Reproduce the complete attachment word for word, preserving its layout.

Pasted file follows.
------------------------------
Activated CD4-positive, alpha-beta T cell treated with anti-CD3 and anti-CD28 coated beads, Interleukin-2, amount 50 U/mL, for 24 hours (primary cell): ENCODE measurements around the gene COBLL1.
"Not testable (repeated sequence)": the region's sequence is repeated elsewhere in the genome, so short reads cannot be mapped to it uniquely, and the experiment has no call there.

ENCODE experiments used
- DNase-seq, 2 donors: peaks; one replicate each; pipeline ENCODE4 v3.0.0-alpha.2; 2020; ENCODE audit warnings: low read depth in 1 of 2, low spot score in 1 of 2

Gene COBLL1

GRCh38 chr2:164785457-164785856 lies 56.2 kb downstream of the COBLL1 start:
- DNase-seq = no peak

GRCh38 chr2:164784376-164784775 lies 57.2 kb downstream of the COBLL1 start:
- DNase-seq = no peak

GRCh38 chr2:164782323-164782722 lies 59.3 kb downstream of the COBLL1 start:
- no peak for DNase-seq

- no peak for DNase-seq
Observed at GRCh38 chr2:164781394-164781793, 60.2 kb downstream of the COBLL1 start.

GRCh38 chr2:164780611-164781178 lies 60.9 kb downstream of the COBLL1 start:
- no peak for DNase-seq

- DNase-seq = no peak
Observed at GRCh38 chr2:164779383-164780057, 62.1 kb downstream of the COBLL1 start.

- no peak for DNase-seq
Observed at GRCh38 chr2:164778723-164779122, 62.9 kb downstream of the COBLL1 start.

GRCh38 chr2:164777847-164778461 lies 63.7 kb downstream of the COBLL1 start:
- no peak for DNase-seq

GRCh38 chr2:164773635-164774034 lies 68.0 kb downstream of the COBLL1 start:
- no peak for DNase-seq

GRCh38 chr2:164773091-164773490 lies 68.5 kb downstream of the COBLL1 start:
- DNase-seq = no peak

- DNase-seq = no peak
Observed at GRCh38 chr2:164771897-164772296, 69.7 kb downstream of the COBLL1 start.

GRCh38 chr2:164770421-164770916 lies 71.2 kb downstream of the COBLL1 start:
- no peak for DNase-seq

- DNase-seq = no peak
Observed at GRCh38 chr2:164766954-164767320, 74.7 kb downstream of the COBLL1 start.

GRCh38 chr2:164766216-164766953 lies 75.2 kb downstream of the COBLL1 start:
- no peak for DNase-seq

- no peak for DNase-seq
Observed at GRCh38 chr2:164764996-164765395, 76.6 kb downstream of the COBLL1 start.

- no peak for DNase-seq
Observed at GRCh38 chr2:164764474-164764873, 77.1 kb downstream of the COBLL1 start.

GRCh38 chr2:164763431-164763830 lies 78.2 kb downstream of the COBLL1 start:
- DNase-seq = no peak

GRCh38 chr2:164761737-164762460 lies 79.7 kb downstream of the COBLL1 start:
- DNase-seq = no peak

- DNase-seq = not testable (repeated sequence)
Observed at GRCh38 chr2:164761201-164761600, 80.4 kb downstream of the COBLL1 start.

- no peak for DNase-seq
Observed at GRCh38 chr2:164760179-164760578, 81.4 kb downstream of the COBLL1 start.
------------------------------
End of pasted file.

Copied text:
Activated CD4-positive, alpha-beta T cell treated with anti-CD3 and anti-CD28 coated beads, Interleukin-2, amount 50 U/mL, for 24 hours (primary cell): ENCODE measurements around the gene COBLL1.
"Not testable (repeated sequence)": the region's sequence is repeated elsewhere in the genome, so short reads cannot be mapped to it uniquely, and the experiment has no call there.

ENCODE experiments used
- DNase-seq, 2 donors: peaks; one replicate each; pipeline ENCODE4 v3.0.0-alpha.2; 2020; ENCODE audit warnings: low read depth in 1 of 2, low spot score in 1 of 2

Gene COBLL1

GRCh38 chr2:164785457-164785856 lies 56.2 kb downstream of the COBLL1 start:
- DNase-seq = no peak

GRCh38 chr2:164784376-164784775 lies 57.2 kb downstream of the COBLL1 start:
- DNase-seq = no peak

GRCh38 chr2:164782323-164782722 lies 59.3 kb downstream of the COBLL1 start:
- no peak for DNase-seq

- no peak for DNase-seq
Observed at GRCh38 chr2:164781394-164781793, 60.2 kb downstream of the COBLL1 start.

GRCh38 chr2:164780611-164781178 lies 60.9 kb downstream of the COBLL1 start:
- no peak for DNase-seq

- DNase-seq = no peak
Observed at GRCh38 chr2:164779383-164780057, 62.1 kb downstream of the COBLL1 start.

- no peak for DNase-seq
Observed at GRCh38 chr2:164778723-164779122, 62.9 kb downstream of the COBLL1 start.

GRCh38 chr2:164777847-164778461 lies 63.7 kb downstream of the COBLL1 start:
- no peak for DNase-seq

GRCh38 chr2:164773635-164774034 lies 68.0 kb downstream of the COBLL1 start:
- no peak for DNase-seq

GRCh38 chr2:164773091-164773490 lies 68.5 kb downstream of the COBLL1 start:
- DNase-seq = no peak

- DNase-seq = no peak
Observed at GRCh38 chr2:164771897-164772296, 69.7 kb downstream of the COBLL1 start.

GRCh38 chr2:164770421-164770916 lies 71.2 kb downstream of the COBLL1 start:
- no peak for DNase-seq

- DNase-seq = no peak
Observed at GRCh38 chr2:164766954-164767320, 74.7 kb downstream of the COBLL1 start.

GRCh38 chr2:164766216-164766953 lies 75.2 kb downstream of the COBLL1 start:
- no peak for DNase-seq

- no peak for DNase-seq
Observed at GRCh38 chr2:164764996-164765395, 76.6 kb downstream of the COBLL1 start.

- no peak for DNase-seq
Observed at GRCh38 chr2:164764474-164764873, 77.1 kb downstream of the COBLL1 start.

GRCh38 chr2:164763431-164763830 lies 78.2 kb downstream of the COBLL1 start:
- DNase-seq = no peak

GRCh38 chr2:164761737-164762460 lies 79.7 kb downstream of the COBLL1 start:
- DNase-seq = no peak

- DNase-seq = not testable (repeated sequence)
Observed at GRCh38 chr2:164761201-164761600, 80.4 kb downstream of the COBLL1 start.

- no peak for DNase-seq
Observed at GRCh38 chr2:164760179-164760578, 81.4 kb downstream of the COBLL1 start.